That was me, late last week, quietly sobbing in my front yard and talking to my tree.
Whoa, lady, whatcha doing? That’s weird.
Stick with me for a minute…
So, there I am, in the early morning hours, telling my tree it would be OK. I would take care of her.
(Yes, I just referred to a tree as “her”… just go with it….)
We had a rainstorm on Halloween night that didn’t keep away the waterlogged Wonder Women and soaked Spidermen. After all the candy was gone – I am single-handedly responsible for the disappearance of the Butterfingers – I went to sleep to an appropriate Halloween soundtrack – the sounds of howling wind.
I heard nothing else. Imagine my surprise the following morning to step outside and see this tree – a fixture on our property since we moved in more than eleven years ago – felled across the lawn.
We are surrounded by woods full of skinny, compromised trees that look as if a huff and a puff could blow them over. Yet each of those was still standing tall.
So there was some shock that this solid beauty was the one to succumb to the storm.
We were lucky, I realized. It hadn’t hit the house.
But still, I mourned.
This tree had grown and blossomed in the years we’ve lived here, much like my kids.
I loved this tree. Not as much as my kids but in an entirely tree-appropriate way.
I had just never told her so. (There I go, with my tree pronouns again)…
She had always been there. She flowered in the spring and sported beautiful hues in fall and caught the glint of the sun in her branches full of snow in the winter.
She had housed a number of bird families whose good morning songs welcomed each day.
It was like losing more than a tree limb.
It was just so… sad and unexpected.
She would be saved, I determined.
I called area arborists. But it was clear that unless there was a house or car or, god forbid, a person or power lines under this tree, it would be weeks before someone could get to us.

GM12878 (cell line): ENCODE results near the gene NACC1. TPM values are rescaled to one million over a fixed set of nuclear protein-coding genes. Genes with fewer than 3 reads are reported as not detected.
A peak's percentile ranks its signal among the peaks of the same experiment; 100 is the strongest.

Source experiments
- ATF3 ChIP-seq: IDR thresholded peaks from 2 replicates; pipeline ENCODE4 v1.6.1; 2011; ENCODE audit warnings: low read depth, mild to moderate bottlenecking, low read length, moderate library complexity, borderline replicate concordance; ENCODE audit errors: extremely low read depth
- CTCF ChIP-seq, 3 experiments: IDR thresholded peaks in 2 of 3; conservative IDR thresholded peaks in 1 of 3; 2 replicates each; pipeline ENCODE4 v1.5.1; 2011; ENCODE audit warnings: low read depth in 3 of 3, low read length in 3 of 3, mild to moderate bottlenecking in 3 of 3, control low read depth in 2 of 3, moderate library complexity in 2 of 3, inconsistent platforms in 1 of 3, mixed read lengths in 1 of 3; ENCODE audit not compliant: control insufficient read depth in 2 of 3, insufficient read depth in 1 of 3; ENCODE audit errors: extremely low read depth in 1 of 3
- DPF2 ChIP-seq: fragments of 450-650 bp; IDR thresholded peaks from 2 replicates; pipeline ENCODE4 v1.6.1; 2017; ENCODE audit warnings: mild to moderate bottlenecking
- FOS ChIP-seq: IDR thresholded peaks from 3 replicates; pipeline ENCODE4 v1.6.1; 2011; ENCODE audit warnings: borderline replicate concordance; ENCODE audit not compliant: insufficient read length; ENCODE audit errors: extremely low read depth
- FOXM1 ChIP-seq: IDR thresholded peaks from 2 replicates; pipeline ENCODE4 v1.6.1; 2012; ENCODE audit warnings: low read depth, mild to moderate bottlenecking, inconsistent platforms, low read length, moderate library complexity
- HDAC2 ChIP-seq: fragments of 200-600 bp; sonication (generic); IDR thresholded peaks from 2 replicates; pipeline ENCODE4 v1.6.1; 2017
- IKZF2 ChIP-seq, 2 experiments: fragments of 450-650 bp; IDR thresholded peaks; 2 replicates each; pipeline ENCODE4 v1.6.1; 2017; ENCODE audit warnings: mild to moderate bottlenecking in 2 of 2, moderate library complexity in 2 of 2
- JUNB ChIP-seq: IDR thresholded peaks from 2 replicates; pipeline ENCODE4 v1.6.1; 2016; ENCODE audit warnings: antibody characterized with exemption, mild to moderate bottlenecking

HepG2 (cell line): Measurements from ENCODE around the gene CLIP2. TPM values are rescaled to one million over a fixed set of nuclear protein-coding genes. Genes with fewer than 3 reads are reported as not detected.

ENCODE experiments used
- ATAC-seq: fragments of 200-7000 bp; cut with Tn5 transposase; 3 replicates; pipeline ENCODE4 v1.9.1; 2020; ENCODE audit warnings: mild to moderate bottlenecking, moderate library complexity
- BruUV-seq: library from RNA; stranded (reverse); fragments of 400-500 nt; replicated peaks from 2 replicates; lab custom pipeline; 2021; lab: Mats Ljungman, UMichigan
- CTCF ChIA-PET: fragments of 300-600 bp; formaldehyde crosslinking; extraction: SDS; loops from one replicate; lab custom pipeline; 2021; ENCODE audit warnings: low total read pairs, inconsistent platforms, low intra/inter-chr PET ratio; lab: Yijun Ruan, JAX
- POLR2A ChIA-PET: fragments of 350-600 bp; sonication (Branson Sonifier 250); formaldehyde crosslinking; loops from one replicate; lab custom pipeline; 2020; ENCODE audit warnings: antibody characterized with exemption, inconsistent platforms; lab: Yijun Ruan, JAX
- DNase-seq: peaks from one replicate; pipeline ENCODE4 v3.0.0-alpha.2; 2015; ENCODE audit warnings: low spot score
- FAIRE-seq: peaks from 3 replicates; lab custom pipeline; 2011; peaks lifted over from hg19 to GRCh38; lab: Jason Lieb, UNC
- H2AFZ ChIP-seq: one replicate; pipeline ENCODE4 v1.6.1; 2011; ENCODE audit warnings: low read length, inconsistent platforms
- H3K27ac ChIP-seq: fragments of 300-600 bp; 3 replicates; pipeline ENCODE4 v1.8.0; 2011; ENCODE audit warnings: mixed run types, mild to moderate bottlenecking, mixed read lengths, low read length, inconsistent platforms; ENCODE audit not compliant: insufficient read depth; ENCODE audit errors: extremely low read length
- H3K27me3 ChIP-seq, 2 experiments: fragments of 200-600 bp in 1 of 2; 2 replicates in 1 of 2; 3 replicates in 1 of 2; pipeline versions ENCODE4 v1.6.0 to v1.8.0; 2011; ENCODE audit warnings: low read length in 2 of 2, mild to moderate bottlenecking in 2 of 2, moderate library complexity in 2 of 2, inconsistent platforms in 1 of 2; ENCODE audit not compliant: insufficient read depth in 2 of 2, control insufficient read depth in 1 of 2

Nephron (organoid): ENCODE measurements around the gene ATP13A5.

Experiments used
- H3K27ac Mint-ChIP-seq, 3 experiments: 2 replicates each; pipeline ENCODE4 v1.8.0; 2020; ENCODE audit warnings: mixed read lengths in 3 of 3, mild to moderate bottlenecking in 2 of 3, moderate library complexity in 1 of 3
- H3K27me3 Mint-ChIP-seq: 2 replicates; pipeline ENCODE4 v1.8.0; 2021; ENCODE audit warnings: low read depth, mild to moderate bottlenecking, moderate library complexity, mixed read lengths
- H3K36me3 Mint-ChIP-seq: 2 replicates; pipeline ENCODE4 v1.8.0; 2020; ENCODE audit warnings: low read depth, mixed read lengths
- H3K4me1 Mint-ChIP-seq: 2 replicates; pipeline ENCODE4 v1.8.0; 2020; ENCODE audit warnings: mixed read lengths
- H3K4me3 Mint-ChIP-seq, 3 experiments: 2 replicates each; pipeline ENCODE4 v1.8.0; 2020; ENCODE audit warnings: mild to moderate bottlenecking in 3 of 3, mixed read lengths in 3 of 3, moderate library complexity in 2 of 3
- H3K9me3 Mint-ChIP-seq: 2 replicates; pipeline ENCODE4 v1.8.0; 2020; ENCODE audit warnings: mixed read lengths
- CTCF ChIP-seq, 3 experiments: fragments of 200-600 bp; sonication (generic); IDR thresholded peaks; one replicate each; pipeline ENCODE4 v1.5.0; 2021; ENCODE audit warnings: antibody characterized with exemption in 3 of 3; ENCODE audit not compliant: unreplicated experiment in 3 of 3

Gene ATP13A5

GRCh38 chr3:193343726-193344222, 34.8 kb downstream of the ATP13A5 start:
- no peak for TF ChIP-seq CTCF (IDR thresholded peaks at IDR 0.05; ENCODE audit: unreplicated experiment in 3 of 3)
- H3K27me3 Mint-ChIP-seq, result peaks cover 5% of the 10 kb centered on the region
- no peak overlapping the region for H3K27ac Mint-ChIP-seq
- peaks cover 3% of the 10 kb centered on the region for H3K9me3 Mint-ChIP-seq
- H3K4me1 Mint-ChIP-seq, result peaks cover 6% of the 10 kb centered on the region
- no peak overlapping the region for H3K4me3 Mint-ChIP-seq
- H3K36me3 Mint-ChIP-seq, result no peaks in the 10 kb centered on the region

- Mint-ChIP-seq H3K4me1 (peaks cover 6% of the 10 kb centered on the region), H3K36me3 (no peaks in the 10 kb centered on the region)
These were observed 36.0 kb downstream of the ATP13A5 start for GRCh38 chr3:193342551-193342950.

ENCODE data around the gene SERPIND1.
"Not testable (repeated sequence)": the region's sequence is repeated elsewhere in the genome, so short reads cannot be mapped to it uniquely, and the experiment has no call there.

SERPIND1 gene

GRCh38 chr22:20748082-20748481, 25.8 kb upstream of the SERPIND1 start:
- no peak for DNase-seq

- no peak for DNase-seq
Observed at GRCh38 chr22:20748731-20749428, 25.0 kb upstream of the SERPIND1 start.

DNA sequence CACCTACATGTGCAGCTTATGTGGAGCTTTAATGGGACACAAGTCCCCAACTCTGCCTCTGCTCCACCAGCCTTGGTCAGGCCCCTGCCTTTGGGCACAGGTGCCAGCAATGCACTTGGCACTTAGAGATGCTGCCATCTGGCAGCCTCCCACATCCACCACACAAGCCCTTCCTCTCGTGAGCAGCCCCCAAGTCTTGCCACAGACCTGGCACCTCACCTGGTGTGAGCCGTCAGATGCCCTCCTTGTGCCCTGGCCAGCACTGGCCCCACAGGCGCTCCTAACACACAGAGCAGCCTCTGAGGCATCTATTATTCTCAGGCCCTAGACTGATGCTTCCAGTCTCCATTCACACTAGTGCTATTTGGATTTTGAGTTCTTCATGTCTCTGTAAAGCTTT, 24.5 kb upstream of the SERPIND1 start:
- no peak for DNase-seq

I texted photos of the damage. From the looks of her, could she be saved?
Each returned the same expert advice:
“We don’t recommend trying to save this tree.”
It would take a crane to lift her, an expensive proposition. And if we did that, her bountiful canopy meant even if staked with supports, she’d likely succumb to high winds. Again and again.
Here’s what I couldn’t see:
While she flourished above ground, she had little stability beneath. Her root system was shallow. Our soil had an undesirable high clay component. Recent rains flooding the area had made her grip even more tenuous.
While she appeared healthy and strong from season to season, she did not have what she needed most — a strong foundation of support.
I hadn’t known this.
How could I have known what she lacked? We can’t see what’s not visible to the eye.
You see where I’m going with this, right?
Each of us, in our own way, is the tree.
This tree that had always appeared to flourish now revealed that her roots were never strong enough to support her growth and reach.
She is anyone who appears healthy and strong to the world.
She doesn’t show the insecurity of what lies beneath, the lack we hide from others’ eyes.
Are your roots strong enough to withstand the blowing winds?
How can you get the necessary support when you’re not showing you are in need?
By the fifth tree expert, I came to the conclusion it was time to let the tree go.
She might well continue growing, even on her side, I was told. But her root system had been so severely compromised that even if she survived, she’d never be the same again.
Our best plan would be to shore up the soil and plant again come spring.
I’m not sure I want to. Some holes are not easily filled.
For now, she lies on her side, a graceful beauty in rest.
I visit her daily and hold onto her trunk, grounding myself in her loss.
I thank her for the beauty she brought to our lives.
Valerie Gordon is a long-time storyteller and the founder of career and communications firm The Storytelling Strategist. She finds stories in everyday occurrences and helps clients use their own stories for impact and influence. Follow her on LinkedIn.